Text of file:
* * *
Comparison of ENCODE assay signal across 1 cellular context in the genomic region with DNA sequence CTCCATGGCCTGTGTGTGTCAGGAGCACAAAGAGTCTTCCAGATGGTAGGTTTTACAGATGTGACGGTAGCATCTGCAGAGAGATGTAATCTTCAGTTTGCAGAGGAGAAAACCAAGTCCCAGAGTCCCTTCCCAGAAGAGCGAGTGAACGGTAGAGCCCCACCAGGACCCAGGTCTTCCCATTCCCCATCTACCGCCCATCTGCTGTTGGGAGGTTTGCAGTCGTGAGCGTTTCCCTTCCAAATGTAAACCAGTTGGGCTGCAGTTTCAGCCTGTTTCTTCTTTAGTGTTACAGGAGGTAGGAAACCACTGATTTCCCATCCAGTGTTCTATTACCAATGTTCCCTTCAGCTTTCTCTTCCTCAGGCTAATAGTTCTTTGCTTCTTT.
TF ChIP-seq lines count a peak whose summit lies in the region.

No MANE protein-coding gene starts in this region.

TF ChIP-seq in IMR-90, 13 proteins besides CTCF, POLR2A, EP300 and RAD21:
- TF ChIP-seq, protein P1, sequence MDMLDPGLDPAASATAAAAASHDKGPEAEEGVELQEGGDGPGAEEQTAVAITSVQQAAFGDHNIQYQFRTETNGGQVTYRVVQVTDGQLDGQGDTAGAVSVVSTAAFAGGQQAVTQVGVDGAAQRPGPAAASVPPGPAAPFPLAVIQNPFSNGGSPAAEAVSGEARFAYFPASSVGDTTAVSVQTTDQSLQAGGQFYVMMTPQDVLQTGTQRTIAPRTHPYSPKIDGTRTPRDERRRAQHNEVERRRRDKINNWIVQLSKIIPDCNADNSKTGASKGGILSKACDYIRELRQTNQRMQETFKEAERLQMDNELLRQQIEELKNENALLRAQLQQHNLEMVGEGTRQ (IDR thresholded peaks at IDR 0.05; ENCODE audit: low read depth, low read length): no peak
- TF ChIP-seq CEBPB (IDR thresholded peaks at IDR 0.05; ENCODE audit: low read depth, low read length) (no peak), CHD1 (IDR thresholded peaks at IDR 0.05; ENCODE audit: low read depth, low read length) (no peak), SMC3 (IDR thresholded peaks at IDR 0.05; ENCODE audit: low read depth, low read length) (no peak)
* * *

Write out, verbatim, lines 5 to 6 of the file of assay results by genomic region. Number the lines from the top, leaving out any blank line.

- TF ChIP-seq, protein P1, sequence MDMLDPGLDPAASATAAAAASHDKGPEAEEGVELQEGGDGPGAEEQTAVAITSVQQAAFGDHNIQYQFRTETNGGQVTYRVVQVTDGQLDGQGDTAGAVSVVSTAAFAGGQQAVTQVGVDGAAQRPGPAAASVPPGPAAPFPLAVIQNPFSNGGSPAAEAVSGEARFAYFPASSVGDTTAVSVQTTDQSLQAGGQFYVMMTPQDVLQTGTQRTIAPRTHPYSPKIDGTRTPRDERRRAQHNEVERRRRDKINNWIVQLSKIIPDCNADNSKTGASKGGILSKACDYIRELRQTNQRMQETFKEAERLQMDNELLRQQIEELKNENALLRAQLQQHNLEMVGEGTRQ (IDR thresholded peaks at IDR 0.05; ENCODE audit: low read depth, low read length): no peak
- TF ChIP-seq CEBPB (IDR thresholded peaks at IDR 0.05; ENCODE audit: low read depth, low read length) (no peak), CHD1 (IDR thresholded peaks at IDR 0.05; ENCODE audit: low read depth, low read length) (no peak), SMC3 (IDR thresholded peaks at IDR 0.05; ENCODE audit: low read depth, low read length) (no peak)